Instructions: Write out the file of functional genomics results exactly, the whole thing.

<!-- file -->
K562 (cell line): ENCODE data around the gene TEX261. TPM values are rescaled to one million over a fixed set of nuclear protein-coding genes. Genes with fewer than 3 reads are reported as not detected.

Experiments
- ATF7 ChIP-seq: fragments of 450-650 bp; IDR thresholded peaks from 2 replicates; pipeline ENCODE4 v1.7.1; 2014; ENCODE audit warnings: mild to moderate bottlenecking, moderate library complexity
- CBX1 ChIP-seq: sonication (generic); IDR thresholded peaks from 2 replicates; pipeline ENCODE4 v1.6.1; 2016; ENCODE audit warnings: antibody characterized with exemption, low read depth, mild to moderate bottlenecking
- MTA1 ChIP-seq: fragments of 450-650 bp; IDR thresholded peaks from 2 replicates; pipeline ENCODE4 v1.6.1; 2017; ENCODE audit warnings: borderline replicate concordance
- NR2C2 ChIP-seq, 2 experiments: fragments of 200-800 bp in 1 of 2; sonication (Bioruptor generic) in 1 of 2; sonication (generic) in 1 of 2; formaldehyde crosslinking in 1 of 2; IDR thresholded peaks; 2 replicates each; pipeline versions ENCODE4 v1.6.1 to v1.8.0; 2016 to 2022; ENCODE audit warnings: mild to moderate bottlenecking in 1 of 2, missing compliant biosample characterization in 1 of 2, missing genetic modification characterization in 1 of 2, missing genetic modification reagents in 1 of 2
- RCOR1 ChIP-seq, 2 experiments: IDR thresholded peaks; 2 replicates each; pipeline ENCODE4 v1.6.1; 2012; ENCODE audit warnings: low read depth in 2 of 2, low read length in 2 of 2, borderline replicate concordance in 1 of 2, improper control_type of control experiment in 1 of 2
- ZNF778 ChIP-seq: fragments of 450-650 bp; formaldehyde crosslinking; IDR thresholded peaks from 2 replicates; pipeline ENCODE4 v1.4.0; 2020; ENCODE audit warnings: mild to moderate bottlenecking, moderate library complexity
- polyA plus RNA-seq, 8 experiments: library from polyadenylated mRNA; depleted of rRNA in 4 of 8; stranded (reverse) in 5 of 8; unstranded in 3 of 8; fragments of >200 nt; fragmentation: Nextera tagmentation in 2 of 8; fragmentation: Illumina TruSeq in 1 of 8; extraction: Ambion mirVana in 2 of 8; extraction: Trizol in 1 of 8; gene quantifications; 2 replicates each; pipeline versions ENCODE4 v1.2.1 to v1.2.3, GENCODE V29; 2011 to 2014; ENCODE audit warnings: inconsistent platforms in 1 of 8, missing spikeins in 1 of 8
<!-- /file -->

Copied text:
K562 (cell line): ENCODE data around the gene TEX261. TPM values are rescaled to one million over a fixed set of nuclear protein-coding genes. Genes with fewer than 3 reads are reported as not detected.

Experiments
- ATF7 ChIP-seq: fragments of 450-650 bp; IDR thresholded peaks from 2 replicates; pipeline ENCODE4 v1.7.1; 2014; ENCODE audit warnings: mild to moderate bottlenecking, moderate library complexity
- CBX1 ChIP-seq: sonication (generic); IDR thresholded peaks from 2 replicates; pipeline ENCODE4 v1.6.1; 2016; ENCODE audit warnings: antibody characterized with exemption, low read depth, mild to moderate bottlenecking
- MTA1 ChIP-seq: fragments of 450-650 bp; IDR thresholded peaks from 2 replicates; pipeline ENCODE4 v1.6.1; 2017; ENCODE audit warnings: borderline replicate concordance
- NR2C2 ChIP-seq, 2 experiments: fragments of 200-800 bp in 1 of 2; sonication (Bioruptor generic) in 1 of 2; sonication (generic) in 1 of 2; formaldehyde crosslinking in 1 of 2; IDR thresholded peaks; 2 replicates each; pipeline versions ENCODE4 v1.6.1 to v1.8.0; 2016 to 2022; ENCODE audit warnings: mild to moderate bottlenecking in 1 of 2, missing compliant biosample characterization in 1 of 2, missing genetic modification characterization in 1 of 2, missing genetic modification reagents in 1 of 2
- RCOR1 ChIP-seq, 2 experiments: IDR thresholded peaks; 2 replicates each; pipeline ENCODE4 v1.6.1; 2012; ENCODE audit warnings: low read depth in 2 of 2, low read length in 2 of 2, borderline replicate concordance in 1 of 2, improper control_type of control experiment in 1 of 2
- ZNF778 ChIP-seq: fragments of 450-650 bp; formaldehyde crosslinking; IDR thresholded peaks from 2 replicates; pipeline ENCODE4 v1.4.0; 2020; ENCODE audit warnings: mild to moderate bottlenecking, moderate library complexity
- polyA plus RNA-seq, 8 experiments: library from polyadenylated mRNA; depleted of rRNA in 4 of 8; stranded (reverse) in 5 of 8; unstranded in 3 of 8; fragments of >200 nt; fragmentation: Nextera tagmentation in 2 of 8; fragmentation: Illumina TruSeq in 1 of 8; extraction: Ambion mirVana in 2 of 8; extraction: Trizol in 1 of 8; gene quantifications; 2 replicates each; pipeline versions ENCODE4 v1.2.1 to v1.2.3, GENCODE V29; 2011 to 2014; ENCODE audit warnings: inconsistent platforms in 1 of 8, missing spikeins in 1 of 8